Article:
In the first part, we discussed top IM and dating apps that parents should have their eyes own. They include Snapchat, Kik, Tinder, Blendr, Omegle and Down. Now, we need to discuss the “Anonymous apps”. These are the apps that can let users to post without revealing their identity. So this would mean that when your kids are using these apps, they can come across any person. Take a look at 3 important apps in this category.
This app has received a users spike in the last couple of years which has led to several schools getting shut down in 2014. The app has always been dangerous because it let users to “upvote” and share messages while keeping their identity hidden from others. Teens have been abused and bullied over this app. It’s dangerous because if kids are being bullied, there is no way to find out who is responsible for it.
YikYak will determine “Yaks” or posts around you by determining GPS location. This is why it’s particularly dangerous around school. The app provides a hotbed of gossip, rumour-mongering and bullying, whose results can be really catastrophic. Also, the worst part is that even though if a teen is not signed up for this app, they can still become part of the posts and discussions.
We have covered this app last year quite in-detail. You can also check our previous blog on Ask.fm, but all we can say about this app is that it’s the most dangerous anonymous app out there. This app is already linked with many cases of suicides across U.S. And UK.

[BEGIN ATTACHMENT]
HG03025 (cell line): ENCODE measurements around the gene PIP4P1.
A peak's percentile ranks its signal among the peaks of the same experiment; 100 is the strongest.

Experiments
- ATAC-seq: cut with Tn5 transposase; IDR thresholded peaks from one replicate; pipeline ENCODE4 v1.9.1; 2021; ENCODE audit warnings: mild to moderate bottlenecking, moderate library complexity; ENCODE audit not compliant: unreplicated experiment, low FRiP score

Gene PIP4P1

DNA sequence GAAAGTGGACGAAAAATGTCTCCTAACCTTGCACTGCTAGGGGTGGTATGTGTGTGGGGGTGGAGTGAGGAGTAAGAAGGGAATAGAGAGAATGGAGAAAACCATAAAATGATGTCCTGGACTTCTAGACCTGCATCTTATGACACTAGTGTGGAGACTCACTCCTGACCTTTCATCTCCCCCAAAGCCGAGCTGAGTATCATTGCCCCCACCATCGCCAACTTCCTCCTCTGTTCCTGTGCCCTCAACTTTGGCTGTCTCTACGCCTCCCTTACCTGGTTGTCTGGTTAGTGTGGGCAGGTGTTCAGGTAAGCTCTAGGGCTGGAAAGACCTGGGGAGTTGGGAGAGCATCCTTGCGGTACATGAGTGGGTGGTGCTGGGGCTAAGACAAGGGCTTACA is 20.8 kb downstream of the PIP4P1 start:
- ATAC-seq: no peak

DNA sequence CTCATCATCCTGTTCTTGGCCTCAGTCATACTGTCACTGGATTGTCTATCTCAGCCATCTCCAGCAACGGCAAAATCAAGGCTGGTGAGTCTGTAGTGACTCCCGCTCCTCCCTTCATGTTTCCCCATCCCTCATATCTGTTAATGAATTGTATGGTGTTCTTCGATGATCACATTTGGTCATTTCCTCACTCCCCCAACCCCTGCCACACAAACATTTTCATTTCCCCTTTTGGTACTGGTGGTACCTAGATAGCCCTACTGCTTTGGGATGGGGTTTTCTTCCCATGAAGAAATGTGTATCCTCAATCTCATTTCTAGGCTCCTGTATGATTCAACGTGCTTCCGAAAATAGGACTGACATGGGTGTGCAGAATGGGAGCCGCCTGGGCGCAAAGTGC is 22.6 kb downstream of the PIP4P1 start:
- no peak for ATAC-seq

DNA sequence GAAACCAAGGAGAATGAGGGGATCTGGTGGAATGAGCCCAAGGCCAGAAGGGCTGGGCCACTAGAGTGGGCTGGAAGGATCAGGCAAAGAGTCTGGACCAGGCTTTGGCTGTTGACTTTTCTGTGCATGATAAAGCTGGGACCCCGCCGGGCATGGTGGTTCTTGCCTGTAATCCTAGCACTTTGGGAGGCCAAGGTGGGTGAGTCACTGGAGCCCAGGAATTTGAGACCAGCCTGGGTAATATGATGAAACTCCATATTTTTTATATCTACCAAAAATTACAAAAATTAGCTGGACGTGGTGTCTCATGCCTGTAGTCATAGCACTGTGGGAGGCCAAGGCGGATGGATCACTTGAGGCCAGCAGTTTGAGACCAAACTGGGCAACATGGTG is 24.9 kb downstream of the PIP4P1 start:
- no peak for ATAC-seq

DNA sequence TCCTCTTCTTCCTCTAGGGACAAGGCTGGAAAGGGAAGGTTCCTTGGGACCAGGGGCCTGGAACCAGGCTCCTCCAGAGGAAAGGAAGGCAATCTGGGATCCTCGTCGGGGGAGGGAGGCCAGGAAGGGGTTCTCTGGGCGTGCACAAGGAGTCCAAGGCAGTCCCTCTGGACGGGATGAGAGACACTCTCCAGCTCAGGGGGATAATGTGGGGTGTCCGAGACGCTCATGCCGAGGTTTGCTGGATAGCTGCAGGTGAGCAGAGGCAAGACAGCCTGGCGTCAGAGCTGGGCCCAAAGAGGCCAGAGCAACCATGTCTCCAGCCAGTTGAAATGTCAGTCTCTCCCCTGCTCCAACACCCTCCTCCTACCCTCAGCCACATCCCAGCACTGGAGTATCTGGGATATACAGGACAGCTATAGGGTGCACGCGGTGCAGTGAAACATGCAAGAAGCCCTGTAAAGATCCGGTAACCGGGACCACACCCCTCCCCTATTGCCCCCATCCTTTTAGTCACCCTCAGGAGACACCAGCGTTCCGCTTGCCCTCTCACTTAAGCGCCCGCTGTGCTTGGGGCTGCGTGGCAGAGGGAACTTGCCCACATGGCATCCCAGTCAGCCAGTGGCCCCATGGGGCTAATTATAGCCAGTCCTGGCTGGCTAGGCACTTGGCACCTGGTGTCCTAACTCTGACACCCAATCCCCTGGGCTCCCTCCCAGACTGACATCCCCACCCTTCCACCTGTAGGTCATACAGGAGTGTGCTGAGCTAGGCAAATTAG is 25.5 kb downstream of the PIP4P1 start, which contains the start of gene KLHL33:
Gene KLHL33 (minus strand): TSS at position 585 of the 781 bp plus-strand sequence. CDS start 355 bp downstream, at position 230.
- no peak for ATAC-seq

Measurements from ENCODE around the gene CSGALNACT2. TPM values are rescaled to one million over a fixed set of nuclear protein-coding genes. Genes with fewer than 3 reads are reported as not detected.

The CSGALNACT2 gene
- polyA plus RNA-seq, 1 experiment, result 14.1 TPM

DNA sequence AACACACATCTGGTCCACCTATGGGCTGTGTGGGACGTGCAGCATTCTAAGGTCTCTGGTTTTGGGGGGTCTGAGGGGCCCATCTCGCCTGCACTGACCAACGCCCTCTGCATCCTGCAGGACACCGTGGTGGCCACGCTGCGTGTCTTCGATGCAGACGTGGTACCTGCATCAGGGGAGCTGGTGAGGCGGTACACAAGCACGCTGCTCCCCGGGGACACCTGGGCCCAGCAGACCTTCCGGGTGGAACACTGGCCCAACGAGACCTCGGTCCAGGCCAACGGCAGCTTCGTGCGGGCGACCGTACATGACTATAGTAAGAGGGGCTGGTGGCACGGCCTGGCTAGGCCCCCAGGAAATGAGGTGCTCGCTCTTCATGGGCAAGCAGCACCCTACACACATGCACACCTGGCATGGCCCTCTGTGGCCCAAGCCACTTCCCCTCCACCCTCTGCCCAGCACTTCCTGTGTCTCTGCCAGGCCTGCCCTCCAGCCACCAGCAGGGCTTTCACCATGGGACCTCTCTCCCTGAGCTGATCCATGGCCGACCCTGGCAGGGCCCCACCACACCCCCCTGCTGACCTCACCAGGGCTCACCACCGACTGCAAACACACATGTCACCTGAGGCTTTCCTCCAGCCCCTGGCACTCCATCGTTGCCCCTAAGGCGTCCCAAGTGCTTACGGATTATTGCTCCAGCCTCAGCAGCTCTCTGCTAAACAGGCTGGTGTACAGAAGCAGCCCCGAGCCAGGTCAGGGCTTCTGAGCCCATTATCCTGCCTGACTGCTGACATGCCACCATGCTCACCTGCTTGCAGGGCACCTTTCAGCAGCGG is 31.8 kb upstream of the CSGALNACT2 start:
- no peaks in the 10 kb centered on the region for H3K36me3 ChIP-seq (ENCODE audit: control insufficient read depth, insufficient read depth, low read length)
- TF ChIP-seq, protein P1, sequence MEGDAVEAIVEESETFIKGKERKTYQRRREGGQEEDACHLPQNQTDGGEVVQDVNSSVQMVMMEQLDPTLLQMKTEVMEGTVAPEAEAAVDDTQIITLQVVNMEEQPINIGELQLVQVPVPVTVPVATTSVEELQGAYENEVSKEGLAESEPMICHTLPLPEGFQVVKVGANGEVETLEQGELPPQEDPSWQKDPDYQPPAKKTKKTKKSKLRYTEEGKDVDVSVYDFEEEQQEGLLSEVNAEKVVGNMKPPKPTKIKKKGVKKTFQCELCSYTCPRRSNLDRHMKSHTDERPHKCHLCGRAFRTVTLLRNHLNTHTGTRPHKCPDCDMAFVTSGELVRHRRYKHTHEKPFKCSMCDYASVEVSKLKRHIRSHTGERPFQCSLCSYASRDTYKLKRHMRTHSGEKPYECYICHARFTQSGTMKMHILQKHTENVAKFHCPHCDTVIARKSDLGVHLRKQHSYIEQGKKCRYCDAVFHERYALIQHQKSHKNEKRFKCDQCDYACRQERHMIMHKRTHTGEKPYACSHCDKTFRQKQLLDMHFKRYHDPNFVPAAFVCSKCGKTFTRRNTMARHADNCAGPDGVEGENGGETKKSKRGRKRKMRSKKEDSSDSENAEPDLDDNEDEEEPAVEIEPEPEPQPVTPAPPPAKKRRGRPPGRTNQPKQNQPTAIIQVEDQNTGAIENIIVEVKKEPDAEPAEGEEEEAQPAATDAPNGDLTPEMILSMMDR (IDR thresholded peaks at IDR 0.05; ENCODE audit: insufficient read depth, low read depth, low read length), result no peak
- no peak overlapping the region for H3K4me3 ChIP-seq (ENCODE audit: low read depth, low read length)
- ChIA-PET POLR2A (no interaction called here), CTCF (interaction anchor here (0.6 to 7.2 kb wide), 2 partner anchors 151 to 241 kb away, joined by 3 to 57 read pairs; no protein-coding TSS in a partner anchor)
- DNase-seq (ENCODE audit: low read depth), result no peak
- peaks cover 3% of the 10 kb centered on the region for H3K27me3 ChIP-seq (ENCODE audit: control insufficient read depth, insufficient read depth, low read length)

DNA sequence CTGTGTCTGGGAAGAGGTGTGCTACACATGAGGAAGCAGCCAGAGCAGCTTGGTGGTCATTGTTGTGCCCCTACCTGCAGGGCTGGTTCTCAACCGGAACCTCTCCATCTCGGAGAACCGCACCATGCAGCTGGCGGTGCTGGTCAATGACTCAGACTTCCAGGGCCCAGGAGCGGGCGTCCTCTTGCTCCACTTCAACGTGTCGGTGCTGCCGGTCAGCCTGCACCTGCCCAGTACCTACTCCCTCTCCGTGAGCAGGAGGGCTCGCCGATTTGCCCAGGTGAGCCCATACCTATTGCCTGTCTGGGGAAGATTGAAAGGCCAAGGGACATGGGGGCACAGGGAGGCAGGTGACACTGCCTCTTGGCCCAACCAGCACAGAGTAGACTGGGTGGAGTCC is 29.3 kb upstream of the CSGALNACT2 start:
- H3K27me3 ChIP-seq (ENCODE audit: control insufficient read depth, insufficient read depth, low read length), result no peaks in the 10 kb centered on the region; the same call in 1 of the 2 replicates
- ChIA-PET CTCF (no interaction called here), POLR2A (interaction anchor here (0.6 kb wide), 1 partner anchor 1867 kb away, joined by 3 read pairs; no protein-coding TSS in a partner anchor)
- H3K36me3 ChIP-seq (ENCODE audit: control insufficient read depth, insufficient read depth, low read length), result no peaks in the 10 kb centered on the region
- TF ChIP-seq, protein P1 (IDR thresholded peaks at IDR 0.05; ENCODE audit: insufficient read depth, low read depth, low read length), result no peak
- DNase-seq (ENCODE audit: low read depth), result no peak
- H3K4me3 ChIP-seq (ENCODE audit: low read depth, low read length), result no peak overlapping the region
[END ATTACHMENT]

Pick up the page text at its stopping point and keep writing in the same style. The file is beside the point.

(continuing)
This app allows friends to ask each other anonymous questions, to which users can reply. Your profile is public so you can also expect “other” users to post questions too.
This app has been used for cyberbullying and that’s what promotes suicidal behavior amongst teens. Your kids need to stay away from this app!
This app is built around the purpose of spreading and promoting rumours. Whisper allows users to post their anonymous confessions with others in the Whisper community. Just like other two apps aforementioned, Whisper works on the same principle of anonymous posting and can have similar repercussions like cyberbullying.
The app also uses GPS technology to find “Whispers” around users. We believe that any app that asks for GPS location for its use shouldn’t be allowed to teens. Bathroom rumours are now longer restricted to schools anymore, thanks to this app!
Apps like WhatsApp, Tumblr, Vine are not really amongst our blacklist apps because, if used correctly, they are perfectly fine to use. But the problem still persists with these apps, because of absence of data filtering that’s shared over these apps.
Before your kids install any app onto their phone, make sure you know of it. Most apps are not intended for cyberbullying or stalking, and teaching your kids about the safe use of some of these apps will ensure that they are not either bullied or bullying others.
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